Talins and rheumatoid arthritis

It has been reported that, plasma talin is a clinically useful new biomarker for diagnosis and monitoring for rheumatoid arthritis using the commercially available enzyme linked immunosorbent assay (ELISA) kits [12].

Talins and Multiple Sclerosis

Previously, it has been identified anti-Talin-1 antibodies in the serum of MS. Recently, they measured the serum soluble Talin-1 (sTalin-1) levels by enzyme-linked immunosorbent assay. The serum sTalin-1 levels were significantly higher in patients with MS than in normal controls and in the acute phase of disease than in the remission phase. Interestingly, serum sTalin-1 levels were associated with a sustained increase in disability after MS attack but not with serum anti-Talin-1 antibody levels. sTalin-1 may be a biomarker for the acute phase of MS and may be used for the short-term prognosis of MS [13].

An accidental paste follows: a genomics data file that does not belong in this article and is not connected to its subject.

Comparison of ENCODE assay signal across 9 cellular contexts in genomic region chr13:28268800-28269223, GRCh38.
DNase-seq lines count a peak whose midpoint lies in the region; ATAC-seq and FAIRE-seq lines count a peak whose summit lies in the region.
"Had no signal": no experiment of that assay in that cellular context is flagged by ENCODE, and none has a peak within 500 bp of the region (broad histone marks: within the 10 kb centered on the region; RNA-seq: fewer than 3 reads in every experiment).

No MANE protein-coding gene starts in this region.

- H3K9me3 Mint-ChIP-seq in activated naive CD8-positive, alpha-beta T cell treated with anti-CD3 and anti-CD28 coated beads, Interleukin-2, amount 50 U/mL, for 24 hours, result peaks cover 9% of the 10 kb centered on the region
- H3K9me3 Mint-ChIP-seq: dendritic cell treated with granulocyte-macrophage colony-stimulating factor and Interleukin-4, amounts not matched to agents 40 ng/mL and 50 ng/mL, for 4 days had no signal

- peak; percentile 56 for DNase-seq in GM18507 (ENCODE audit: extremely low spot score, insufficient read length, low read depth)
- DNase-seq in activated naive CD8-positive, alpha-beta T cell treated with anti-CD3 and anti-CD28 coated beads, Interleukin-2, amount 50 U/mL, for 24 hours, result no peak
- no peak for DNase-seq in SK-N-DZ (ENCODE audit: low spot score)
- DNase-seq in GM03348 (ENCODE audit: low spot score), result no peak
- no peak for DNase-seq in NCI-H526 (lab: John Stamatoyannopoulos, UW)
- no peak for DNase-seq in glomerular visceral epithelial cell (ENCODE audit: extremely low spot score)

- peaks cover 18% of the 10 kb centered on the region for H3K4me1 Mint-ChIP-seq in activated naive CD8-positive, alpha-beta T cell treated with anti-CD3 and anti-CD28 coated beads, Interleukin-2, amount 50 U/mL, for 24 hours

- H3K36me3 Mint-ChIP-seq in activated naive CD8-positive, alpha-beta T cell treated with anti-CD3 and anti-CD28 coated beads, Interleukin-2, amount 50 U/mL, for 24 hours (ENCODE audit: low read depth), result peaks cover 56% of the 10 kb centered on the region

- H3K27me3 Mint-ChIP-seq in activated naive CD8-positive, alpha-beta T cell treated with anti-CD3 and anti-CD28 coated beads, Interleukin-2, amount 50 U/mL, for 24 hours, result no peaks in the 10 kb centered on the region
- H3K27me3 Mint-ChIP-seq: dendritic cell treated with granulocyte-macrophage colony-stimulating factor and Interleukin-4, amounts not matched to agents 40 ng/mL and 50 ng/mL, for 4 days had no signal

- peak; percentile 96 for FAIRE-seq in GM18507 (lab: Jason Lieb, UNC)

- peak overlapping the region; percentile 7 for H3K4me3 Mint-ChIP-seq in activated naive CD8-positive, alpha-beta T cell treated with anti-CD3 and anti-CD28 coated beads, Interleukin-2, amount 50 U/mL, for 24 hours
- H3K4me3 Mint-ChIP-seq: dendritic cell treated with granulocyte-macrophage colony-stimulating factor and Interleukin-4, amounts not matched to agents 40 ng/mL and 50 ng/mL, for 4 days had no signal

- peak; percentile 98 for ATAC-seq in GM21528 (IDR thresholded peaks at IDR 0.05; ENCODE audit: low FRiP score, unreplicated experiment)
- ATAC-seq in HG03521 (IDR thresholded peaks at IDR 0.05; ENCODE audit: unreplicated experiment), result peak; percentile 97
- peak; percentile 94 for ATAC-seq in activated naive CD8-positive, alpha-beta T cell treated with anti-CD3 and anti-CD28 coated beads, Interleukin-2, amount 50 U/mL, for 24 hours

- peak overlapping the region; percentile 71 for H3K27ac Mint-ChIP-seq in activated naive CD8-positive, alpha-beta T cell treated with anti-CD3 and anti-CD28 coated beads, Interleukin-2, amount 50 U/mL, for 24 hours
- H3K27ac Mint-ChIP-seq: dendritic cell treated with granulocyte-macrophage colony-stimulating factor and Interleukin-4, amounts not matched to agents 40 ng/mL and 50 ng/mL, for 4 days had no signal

For a critical care clinician, Talin analysis could be particularly helpful as a diagnostic or prognostic tool in many types of diseases. The presence of elevated levels of talin in various critically ill clinical states and its correlation with disease severity augments its role as a prognostic biomarker in clinical practice and as a good target for treatment of diseases. However, further studies using this biomarker in various clinical settings will ultimately prove their cost-effectiveness and clinical usefulness.

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© 2017 Gaballah MSA, et al. This is an open-access article distributed under the terms of the Creative Commons Attribution License, which permits unrestricted use, distribution, and reproduction in any medium, provided the original author and source are credited.